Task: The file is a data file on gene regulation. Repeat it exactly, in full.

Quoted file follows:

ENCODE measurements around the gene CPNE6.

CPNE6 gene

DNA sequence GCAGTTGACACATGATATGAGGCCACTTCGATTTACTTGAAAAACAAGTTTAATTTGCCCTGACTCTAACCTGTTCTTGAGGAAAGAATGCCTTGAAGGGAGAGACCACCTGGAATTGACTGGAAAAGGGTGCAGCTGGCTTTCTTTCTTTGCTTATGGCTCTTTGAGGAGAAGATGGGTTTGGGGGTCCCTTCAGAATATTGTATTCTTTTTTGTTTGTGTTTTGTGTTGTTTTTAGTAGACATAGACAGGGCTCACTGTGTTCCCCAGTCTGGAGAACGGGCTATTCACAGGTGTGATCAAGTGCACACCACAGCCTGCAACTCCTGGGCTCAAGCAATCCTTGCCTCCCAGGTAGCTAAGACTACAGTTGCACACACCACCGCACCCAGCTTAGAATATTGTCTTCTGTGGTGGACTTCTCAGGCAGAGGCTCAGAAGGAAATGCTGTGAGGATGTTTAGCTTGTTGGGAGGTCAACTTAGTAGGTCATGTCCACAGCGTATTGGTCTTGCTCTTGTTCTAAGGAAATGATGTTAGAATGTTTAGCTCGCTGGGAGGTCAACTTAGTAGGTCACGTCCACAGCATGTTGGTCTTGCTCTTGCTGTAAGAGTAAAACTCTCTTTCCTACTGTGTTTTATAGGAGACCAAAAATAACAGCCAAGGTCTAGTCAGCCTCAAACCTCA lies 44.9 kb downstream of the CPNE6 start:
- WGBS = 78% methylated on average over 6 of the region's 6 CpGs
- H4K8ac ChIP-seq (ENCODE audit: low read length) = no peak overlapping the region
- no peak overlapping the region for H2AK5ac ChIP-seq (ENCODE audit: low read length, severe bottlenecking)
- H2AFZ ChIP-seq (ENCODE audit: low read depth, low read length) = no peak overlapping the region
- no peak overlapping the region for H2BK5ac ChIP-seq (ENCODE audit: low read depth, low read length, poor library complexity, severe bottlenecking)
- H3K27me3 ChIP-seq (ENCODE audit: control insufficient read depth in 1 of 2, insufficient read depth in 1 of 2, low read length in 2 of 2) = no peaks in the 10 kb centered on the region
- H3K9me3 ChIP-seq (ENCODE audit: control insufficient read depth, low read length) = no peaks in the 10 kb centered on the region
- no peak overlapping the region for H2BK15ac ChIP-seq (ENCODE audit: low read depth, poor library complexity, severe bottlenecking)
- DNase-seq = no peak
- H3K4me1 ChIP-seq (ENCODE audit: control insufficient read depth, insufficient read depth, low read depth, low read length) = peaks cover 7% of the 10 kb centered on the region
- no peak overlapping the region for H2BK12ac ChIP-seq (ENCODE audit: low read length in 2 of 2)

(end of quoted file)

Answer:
ENCODE measurements around the gene CPNE6.

CPNE6 gene

DNA sequence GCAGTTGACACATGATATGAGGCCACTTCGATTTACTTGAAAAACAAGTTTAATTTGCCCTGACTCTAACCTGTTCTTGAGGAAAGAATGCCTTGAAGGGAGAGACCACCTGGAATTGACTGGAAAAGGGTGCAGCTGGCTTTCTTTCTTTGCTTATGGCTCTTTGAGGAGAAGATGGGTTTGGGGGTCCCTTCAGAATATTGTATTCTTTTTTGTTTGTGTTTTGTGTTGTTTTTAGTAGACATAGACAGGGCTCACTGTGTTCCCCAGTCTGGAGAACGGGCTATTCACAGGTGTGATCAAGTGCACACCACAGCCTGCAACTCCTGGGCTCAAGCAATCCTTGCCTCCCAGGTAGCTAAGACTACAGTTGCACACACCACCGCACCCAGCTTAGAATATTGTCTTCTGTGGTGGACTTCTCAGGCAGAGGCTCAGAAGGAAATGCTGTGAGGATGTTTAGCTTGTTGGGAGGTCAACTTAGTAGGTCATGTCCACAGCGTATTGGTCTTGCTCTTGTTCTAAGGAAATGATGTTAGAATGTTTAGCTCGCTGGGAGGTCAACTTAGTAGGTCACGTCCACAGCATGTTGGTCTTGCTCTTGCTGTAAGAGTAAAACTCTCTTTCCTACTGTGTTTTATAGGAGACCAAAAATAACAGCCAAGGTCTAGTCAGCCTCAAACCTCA lies 44.9 kb downstream of the CPNE6 start:
- WGBS = 78% methylated on average over 6 of the region's 6 CpGs
- H4K8ac ChIP-seq (ENCODE audit: low read length) = no peak overlapping the region
- no peak overlapping the region for H2AK5ac ChIP-seq (ENCODE audit: low read length, severe bottlenecking)
- H2AFZ ChIP-seq (ENCODE audit: low read depth, low read length) = no peak overlapping the region
- no peak overlapping the region for H2BK5ac ChIP-seq (ENCODE audit: low read depth, low read length, poor library complexity, severe bottlenecking)
- H3K27me3 ChIP-seq (ENCODE audit: control insufficient read depth in 1 of 2, insufficient read depth in 1 of 2, low read length in 2 of 2) = no peaks in the 10 kb centered on the region
- H3K9me3 ChIP-seq (ENCODE audit: control insufficient read depth, low read length) = no peaks in the 10 kb centered on the region
- no peak overlapping the region for H2BK15ac ChIP-seq (ENCODE audit: low read depth, poor library complexity, severe bottlenecking)
- DNase-seq = no peak
- H3K4me1 ChIP-seq (ENCODE audit: control insufficient read depth, insufficient read depth, low read depth, low read length) = peaks cover 7% of the 10 kb centered on the region
- no peak overlapping the region for H2BK12ac ChIP-seq (ENCODE audit: low read length in 2 of 2)